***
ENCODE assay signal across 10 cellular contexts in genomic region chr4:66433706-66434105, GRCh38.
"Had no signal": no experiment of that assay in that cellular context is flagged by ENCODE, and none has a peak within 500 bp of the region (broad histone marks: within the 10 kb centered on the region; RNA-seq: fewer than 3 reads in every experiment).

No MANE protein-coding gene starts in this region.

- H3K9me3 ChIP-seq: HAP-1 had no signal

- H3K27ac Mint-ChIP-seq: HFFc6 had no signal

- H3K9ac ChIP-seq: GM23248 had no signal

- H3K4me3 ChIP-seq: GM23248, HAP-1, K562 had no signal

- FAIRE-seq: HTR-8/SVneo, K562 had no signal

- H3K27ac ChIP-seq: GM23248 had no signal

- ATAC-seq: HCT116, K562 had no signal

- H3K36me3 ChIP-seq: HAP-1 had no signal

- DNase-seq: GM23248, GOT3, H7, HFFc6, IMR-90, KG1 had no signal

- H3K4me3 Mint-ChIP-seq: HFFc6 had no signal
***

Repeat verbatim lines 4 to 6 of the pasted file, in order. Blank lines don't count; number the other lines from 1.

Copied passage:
- H3K9me3 ChIP-seq: HAP-1 had no signal

- H3K27ac Mint-ChIP-seq: HFFc6 had no signal

- H3K9ac ChIP-seq: GM23248 had no signal